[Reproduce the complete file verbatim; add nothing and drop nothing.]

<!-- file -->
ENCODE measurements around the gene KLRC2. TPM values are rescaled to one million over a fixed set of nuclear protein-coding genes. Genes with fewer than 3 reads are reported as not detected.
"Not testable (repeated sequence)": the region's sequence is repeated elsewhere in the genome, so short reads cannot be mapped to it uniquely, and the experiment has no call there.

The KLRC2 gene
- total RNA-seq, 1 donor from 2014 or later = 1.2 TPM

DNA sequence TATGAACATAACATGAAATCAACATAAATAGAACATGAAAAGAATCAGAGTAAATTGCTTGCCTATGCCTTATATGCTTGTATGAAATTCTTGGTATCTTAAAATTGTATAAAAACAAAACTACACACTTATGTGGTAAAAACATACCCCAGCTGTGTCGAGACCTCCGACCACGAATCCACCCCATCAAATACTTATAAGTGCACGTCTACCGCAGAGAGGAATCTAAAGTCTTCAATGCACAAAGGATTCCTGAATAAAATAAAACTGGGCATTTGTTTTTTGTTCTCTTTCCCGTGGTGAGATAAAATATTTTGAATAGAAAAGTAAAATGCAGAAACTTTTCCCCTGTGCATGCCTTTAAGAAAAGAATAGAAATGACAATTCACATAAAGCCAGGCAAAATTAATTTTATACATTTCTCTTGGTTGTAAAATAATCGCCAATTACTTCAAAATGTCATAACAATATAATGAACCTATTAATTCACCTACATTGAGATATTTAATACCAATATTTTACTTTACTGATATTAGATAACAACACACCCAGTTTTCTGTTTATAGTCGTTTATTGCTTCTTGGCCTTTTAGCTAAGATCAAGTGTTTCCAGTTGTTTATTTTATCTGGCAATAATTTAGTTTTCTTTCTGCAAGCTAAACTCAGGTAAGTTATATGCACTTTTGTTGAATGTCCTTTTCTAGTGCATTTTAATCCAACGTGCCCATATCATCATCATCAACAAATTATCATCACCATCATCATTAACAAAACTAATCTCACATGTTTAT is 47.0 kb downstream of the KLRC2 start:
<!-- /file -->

ENCODE measurements around the gene KLRC2. TPM values are rescaled to one million over a fixed set of nuclear protein-coding genes. Genes with fewer than 3 reads are reported as not detected.
"Not testable (repeated sequence)": the region's sequence is repeated elsewhere in the genome, so short reads cannot be mapped to it uniquely, and the experiment has no call there.

The KLRC2 gene
- total RNA-seq, 1 donor from 2014 or later = 1.2 TPM

DNA sequence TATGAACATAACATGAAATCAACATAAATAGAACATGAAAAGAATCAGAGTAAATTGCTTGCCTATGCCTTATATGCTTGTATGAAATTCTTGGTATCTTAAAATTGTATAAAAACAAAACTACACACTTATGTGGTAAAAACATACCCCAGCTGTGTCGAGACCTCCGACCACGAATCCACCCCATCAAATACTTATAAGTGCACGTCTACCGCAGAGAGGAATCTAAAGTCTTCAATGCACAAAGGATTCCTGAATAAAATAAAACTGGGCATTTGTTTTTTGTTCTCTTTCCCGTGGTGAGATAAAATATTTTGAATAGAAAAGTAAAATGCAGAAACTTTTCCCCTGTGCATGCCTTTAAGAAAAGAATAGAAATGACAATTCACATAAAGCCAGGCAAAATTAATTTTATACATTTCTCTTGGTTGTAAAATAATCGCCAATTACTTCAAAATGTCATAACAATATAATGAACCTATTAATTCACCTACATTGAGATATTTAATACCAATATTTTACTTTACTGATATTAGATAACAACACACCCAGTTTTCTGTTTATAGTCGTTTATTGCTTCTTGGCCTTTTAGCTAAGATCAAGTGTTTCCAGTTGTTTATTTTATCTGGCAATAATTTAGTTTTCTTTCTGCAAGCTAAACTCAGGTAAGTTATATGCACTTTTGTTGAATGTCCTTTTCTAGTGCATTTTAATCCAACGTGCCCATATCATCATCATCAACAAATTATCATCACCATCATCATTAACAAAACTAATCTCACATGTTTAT is 47.0 kb downstream of the KLRC2 start: